Although the tradewind inversion is set to slowly breakdown over the next 12-24 hours, it will continue to keep the summit dry and stable for tonight. Unfortunately, there is a strong possibility that it will fall apart by tomorrow afternoon, leading to a fairly saturated atmosphere below 18 thousand feet and likely fog, ice and light flurries at the summit for tomorrow night and perhaps even Thursday night. The inversion is expected to recover near 8 thousand feet by Friday morning.
These inversions are changes in the gradient of the atmospheric temperatures - they tend to trap moist air below the 8000-foot level, leaving the summit dry and clear. If this inversion is blown away, the trap is no longer effective, hence the forecast of fog, ice and possible snow. So we're aware that tonight could be our last good shot at Jupiter, Io, Saturn and the galaxies for the next few nights. Plus we're hearing reports of a magnitude 8 earthquake off the Soloman islands and were worried about tsunamis in Hilo, but it sounds like all is fine on this side of the Pacific.
Moon tracking for the duration of the TEXES run,suggesting we'll see Io transit Jupiter tonight.
Next we moved to Jupiter, attempted to do an efficient run through of 8 different spectral settings. According to Sky and Telescope's handy tool, the GRS should transit the central meridian at 10:14 UT (our Jupiter observations began at 07:15 UT). It happened right on schedule. Our settings included the Q-band (for Jupiter's tropospheric temperatures); ethane, acetylene and methane (for stratospheric temperatures), and three low-resolution settings (for ammonia, phosphine and cloud-cover). The images in the low-resolution settings were stunning - we can make out rings around Oval BA and the GRS, but also the white ovals (WOs) to the south, and interesting morphology on the 5-µm hotspots in the North Equatorial Belt (NEB). Io was right in the middle of transit at 09:20 UT, but we had to stop our sequence at around 09:45 UT (near midnight) as the airmass was getting so high that the telescope was jittering all over the place.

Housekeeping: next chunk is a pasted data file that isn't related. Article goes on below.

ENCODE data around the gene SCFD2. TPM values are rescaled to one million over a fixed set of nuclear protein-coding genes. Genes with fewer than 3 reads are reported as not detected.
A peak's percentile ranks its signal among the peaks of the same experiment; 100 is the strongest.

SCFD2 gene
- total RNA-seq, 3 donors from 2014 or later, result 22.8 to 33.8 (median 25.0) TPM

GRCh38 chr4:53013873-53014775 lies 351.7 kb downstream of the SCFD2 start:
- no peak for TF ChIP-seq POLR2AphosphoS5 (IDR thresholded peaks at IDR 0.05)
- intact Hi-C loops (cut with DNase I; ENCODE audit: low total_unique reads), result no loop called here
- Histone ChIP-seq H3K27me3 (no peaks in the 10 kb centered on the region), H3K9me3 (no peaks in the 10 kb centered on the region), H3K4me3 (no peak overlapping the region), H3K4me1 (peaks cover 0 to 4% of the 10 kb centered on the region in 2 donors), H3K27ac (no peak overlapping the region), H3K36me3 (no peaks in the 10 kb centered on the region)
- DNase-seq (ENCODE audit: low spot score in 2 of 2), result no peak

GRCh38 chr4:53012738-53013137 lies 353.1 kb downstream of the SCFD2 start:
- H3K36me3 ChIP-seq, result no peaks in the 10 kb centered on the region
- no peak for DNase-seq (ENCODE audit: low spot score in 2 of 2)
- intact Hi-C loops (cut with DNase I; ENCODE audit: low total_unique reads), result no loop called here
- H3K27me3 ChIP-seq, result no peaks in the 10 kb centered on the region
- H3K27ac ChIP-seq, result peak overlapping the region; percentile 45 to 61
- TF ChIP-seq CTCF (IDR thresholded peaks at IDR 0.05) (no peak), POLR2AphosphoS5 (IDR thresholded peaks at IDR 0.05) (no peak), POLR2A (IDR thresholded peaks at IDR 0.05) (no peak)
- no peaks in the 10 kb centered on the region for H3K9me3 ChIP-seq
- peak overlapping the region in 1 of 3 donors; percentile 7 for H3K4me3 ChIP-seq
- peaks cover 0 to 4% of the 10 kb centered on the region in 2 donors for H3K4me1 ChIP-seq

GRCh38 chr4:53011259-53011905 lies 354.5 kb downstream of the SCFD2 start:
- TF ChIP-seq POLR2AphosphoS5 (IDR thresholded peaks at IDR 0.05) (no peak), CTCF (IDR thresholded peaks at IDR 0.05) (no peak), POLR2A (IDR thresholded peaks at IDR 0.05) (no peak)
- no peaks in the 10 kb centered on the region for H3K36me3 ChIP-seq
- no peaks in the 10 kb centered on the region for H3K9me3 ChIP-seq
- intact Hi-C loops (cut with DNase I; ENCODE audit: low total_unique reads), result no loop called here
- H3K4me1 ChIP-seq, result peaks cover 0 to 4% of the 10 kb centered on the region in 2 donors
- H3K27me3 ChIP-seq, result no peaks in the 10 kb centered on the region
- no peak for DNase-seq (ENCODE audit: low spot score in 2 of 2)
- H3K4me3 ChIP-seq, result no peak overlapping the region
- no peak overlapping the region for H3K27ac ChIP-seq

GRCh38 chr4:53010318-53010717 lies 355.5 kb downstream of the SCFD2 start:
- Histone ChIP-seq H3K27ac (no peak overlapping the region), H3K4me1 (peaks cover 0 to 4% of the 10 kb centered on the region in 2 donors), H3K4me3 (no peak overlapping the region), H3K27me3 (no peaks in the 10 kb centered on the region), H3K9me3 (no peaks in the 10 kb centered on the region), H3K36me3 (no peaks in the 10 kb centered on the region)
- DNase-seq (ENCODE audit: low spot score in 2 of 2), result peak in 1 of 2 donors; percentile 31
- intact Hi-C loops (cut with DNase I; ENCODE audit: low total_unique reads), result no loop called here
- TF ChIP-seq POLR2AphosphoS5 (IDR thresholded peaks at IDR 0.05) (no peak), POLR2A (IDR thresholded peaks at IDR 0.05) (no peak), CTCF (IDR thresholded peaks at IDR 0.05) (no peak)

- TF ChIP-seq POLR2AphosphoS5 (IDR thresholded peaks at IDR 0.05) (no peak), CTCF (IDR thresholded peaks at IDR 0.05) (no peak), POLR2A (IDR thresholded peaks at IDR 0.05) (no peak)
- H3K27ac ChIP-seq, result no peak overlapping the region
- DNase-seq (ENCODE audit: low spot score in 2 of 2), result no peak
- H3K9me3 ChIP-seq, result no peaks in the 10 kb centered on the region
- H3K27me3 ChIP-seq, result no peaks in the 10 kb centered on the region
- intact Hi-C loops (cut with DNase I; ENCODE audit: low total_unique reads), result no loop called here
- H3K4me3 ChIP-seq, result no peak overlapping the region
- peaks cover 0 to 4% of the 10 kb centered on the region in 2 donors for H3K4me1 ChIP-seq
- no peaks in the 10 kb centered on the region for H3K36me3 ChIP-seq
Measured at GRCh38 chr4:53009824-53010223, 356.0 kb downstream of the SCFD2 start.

|NASA Hubble Space Telescope image of the |
Antennae galaxies (NGC 4038 & 4039)
As we were integrating on these source regions, I took the opportunity to head outside with the night vision goggles for a stunning view of the stars and telescopes, truly breathtaking. I realised that Keck was using it's adaptive optics system with a laser guide star (e.g, reflecting laser light off a sodium layer 90 km high in the Earth's atmosphere). A long exposure shot with a Canon DSLR is shown below in black and white to bring out the contrast - the real laser light is red in colour, but is hard to capture with my camera!
|Photo of Keck's laser guide star, Orion top left, |
Jupiter far right, 11:40 UT on February 6th 2013.
|A better image of the Keck guide star from the HEASARC picture of the week.|